Only a quarter of speed cameras in West Yorkshire are switched on, police have admitted.
West Yorkshire Police has revealed that only 98 of its 396 fixed speed cameras are actually catching offenders.
West Yorkshire has one of the lowest rates of active cameras (25%), a Freedom of Information request by the Press Association (PA) found.
The county has one of the highest amount of fixed cameras in the country, according to the data – more than twice as many as the whole of Scotland (173) or Greater Manchester (177).
The PA probe found that across the UK only about half of fixed speed cameras are on.
The figures cover all police fixed speed cameras, but not the mobile devices forces also use.
Other areas where a quarter or less are switched on are; Kent (25%), South Yorkshire (24%), Greater Manchester (24%), Cheshire (17%), Staffordshire (5%).
The forces which said none of their fixed speed cameras were active were Cleveland, Durham, North Yorkshire and Northamptonshire.
The Northamptonshire force said it turned its cameras off in April 2011, but has left the structures in place to deter speeders.
Staffordshire Police have 272 fixed cameras across their patch, but just 14 of them are active, while the Derbyshire force operates 112 cameras with just 10 of them catching speeders.
Huddersfield based road safety charity Brake described the figures as concerning and called for all cameras to be switched on, while AA president Edmund King said the high number of inactive cameras was down to pressure on budgets.
A spokeswoman for the National Police Chiefs’ Council said the decision to use cameras was “an operational matter”, adding that “all forces have individual responsibility for their use of speed cameras”.
Jason Wakeford, director of campaigns for Brake, said: “A staggering 1,800 people lost their lives on British roads last year and speeding is a factor in thousands of crashes.
“Speed cameras are a proven, cost-effective way of reducing deadly collisions and so it’s critical they are operational.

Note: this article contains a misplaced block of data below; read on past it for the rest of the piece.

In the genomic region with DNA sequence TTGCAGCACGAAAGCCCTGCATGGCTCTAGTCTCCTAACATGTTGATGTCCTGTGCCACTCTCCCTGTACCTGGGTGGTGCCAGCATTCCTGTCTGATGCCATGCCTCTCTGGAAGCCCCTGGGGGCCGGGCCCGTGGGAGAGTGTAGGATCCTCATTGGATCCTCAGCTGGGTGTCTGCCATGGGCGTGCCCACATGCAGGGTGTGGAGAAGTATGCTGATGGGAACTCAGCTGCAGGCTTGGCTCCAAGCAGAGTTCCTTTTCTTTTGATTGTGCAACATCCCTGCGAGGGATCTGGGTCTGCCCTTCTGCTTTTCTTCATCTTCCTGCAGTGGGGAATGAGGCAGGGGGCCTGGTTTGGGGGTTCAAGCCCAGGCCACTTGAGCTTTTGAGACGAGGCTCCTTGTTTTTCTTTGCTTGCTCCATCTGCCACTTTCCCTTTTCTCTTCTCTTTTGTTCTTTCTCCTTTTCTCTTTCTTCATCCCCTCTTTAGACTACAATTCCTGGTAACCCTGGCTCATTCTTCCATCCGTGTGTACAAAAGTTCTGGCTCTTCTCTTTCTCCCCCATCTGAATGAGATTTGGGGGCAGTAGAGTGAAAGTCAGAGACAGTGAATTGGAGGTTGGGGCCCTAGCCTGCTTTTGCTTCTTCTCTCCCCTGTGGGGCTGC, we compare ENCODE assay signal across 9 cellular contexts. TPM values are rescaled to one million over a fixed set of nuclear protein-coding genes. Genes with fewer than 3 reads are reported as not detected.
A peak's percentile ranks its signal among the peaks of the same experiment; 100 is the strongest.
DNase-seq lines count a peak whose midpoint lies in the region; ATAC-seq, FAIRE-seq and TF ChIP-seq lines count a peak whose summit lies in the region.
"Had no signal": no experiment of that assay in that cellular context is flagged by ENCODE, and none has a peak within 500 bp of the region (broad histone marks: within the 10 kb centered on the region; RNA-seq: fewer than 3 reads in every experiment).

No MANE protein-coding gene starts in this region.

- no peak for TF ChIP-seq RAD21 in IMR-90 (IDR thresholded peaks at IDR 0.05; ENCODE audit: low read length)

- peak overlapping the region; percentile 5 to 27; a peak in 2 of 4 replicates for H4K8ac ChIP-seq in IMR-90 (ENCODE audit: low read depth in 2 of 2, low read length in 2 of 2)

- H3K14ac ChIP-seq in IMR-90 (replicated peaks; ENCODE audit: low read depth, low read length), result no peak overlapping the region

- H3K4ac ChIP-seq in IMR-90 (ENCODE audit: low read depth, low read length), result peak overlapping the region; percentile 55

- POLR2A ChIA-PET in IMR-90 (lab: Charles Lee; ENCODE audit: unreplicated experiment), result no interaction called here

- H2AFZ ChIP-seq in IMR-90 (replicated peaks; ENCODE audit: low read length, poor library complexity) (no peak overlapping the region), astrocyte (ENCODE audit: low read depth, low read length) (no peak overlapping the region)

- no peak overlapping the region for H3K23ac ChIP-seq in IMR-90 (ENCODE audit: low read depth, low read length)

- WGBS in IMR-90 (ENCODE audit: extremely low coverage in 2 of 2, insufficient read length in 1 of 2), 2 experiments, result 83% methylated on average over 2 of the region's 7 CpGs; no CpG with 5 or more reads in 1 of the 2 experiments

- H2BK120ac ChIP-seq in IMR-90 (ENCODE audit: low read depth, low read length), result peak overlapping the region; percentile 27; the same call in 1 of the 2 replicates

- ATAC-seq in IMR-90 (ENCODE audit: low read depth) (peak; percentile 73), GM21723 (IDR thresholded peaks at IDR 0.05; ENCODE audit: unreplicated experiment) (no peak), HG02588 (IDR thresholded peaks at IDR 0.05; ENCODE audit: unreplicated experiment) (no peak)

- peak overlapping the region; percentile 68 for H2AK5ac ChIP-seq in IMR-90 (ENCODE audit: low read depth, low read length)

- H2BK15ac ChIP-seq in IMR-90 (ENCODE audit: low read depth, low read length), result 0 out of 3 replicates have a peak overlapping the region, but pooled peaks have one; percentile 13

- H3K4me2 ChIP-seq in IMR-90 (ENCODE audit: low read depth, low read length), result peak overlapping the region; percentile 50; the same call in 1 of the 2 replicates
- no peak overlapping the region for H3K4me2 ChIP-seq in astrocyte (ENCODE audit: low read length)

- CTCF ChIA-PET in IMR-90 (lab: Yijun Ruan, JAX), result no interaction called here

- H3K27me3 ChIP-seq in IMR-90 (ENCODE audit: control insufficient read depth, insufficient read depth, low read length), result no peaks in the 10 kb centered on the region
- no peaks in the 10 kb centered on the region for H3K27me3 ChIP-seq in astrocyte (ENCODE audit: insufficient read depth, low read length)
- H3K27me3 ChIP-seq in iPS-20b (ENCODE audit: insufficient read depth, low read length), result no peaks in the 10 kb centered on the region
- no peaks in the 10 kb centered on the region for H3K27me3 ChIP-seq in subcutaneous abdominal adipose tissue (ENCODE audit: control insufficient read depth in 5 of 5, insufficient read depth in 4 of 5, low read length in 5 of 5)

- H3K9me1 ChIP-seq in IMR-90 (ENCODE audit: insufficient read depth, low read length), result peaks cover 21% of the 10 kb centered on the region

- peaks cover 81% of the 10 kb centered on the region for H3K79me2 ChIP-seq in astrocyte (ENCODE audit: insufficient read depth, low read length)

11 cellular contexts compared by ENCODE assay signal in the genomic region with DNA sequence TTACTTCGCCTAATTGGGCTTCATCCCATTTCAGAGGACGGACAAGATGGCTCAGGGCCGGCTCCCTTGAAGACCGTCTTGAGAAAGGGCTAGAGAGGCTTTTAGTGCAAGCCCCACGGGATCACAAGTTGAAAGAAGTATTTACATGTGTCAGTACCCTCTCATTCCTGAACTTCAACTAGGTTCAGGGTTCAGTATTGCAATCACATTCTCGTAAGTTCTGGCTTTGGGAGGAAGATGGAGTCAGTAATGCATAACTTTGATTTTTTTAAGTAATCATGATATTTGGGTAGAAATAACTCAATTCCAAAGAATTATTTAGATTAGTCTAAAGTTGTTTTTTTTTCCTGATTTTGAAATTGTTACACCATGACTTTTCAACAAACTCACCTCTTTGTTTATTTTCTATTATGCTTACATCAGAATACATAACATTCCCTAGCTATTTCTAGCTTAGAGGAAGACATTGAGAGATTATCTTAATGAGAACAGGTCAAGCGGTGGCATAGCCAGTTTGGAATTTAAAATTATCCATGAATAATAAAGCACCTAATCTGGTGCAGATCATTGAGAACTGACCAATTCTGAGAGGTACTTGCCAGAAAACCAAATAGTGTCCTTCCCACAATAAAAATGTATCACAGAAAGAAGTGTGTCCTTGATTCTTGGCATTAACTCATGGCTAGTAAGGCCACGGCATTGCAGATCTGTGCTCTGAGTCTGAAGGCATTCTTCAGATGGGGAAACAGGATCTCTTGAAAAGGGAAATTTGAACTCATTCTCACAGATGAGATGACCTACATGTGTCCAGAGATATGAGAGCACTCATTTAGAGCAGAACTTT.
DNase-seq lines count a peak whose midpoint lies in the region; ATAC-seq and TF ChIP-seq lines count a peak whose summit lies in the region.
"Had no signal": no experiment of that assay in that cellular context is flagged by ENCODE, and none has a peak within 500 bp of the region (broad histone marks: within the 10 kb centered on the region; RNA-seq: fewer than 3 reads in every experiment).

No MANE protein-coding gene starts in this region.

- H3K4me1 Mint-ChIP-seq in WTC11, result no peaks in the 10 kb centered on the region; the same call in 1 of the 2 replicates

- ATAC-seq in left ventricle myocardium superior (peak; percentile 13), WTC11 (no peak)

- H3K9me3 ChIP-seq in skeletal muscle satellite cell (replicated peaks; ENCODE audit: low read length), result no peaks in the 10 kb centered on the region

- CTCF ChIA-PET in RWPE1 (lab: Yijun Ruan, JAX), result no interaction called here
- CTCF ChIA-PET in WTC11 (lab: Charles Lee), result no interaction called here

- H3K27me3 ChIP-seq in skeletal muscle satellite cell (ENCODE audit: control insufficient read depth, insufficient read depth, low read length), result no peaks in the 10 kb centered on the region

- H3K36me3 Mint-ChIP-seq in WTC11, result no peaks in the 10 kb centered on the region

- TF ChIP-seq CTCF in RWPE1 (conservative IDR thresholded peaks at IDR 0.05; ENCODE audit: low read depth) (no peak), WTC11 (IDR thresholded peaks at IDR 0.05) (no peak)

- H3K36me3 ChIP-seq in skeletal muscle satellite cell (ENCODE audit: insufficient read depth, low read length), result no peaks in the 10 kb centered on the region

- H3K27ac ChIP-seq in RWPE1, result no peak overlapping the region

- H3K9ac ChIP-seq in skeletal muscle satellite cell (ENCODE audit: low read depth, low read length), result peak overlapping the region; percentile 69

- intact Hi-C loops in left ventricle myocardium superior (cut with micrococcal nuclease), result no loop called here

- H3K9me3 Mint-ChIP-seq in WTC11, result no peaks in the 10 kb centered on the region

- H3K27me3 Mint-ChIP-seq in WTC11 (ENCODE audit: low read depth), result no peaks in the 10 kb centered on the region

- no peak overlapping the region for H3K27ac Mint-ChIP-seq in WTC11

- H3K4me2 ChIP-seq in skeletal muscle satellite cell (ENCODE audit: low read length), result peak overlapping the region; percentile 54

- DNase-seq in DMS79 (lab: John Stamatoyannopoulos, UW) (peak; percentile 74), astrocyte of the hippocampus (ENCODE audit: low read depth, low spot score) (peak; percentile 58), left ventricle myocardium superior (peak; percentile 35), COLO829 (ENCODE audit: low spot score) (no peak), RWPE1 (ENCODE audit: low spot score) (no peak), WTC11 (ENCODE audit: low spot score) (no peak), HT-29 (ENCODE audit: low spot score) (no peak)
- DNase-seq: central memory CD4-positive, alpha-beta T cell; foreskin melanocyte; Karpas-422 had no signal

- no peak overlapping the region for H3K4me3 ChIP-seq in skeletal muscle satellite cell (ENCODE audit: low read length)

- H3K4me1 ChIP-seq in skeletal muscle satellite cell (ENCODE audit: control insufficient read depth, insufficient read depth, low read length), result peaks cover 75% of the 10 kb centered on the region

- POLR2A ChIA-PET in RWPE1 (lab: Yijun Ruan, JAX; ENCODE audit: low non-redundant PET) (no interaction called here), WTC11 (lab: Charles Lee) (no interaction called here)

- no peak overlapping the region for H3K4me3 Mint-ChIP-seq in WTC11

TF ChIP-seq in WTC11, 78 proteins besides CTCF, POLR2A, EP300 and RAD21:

“We are concerned to see figures which suggest so many are switched off and would urge they are urgently put back into action.”
Edmund King from the AA, said: “Many of the empty yellow cases are due to cuts in road safety grants and the fact that digital cameras, although more effective, are very expensive.
“It is also reflective of the fact that proceeds from cameras are no longer allowed to be ring-fenced to be reinvested into yet more cameras as now all the money goes to the treasury.”
But he warned motorists against gambling on a camera being inactive.
He said: “Drivers who play Russian roulette with fixed-site speed cameras are playing a dangerous game. Our advice is stick to the limits rather than gambling on the yellow boxes.”
Claire Armstrong, co-founder of lobby group Safe Speed, which campaigns for more traffic police officers rather than speed cameras, said the investigation “proves police forces don’t believe in cameras”.
She said: “Forces are conning the public into thinking cameras are there for road safety because, if they really thought that, every single one of them would be on.
“They are a flawed road safety policy and the only way to truly improve that is with more traffic police officers on the roads.”
She added: “I am glad there are only 52% working – we’d actually like to see less.”
Neil Greig, spokesman for the charity IAM RoadSmart, which campaigns to make roads safer by improving driver and rider skills, said it believed all speed cameras should be active.
He said: “Drivers should be in no doubt that every yellow box they pass is active and police forces and safety camera partnerships should all be aiming for their cameras to be vigilant 100% of the time.”
Steve Gooding, director of the RAC Foundation, said: “It would be a dangerous and foolish driver who was tempted to speed because they thought they’d get away with it.
“Not only are cameras routinely moved between housings, police also use mobile cameras, while several hundred miles of British roads are now being monitored by average speed check systems.
“The majority of the public back the use of speed cameras, but the location and effectiveness of the devices should be the subject of regular scrutiny.”
The Department for Transport was contacted for comment.